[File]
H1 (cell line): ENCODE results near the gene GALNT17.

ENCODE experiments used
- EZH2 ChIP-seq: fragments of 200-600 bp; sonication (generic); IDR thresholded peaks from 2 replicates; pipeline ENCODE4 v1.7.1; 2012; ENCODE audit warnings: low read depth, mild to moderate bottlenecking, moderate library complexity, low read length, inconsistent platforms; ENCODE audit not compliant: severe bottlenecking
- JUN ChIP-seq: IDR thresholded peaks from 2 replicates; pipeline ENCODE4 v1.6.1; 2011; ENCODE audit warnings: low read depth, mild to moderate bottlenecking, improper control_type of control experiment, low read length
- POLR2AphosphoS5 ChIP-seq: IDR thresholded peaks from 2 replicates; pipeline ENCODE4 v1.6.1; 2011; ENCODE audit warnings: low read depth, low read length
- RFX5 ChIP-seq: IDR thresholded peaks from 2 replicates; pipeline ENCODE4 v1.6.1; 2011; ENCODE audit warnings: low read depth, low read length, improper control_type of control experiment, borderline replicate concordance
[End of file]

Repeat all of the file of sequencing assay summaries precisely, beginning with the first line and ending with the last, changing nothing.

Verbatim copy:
H1 (cell line): ENCODE results near the gene GALNT17.

ENCODE experiments used
- EZH2 ChIP-seq: fragments of 200-600 bp; sonication (generic); IDR thresholded peaks from 2 replicates; pipeline ENCODE4 v1.7.1; 2012; ENCODE audit warnings: low read depth, mild to moderate bottlenecking, moderate library complexity, low read length, inconsistent platforms; ENCODE audit not compliant: severe bottlenecking
- JUN ChIP-seq: IDR thresholded peaks from 2 replicates; pipeline ENCODE4 v1.6.1; 2011; ENCODE audit warnings: low read depth, mild to moderate bottlenecking, improper control_type of control experiment, low read length
- POLR2AphosphoS5 ChIP-seq: IDR thresholded peaks from 2 replicates; pipeline ENCODE4 v1.6.1; 2011; ENCODE audit warnings: low read depth, low read length
- RFX5 ChIP-seq: IDR thresholded peaks from 2 replicates; pipeline ENCODE4 v1.6.1; 2011; ENCODE audit warnings: low read depth, low read length, improper control_type of control experiment, borderline replicate concordance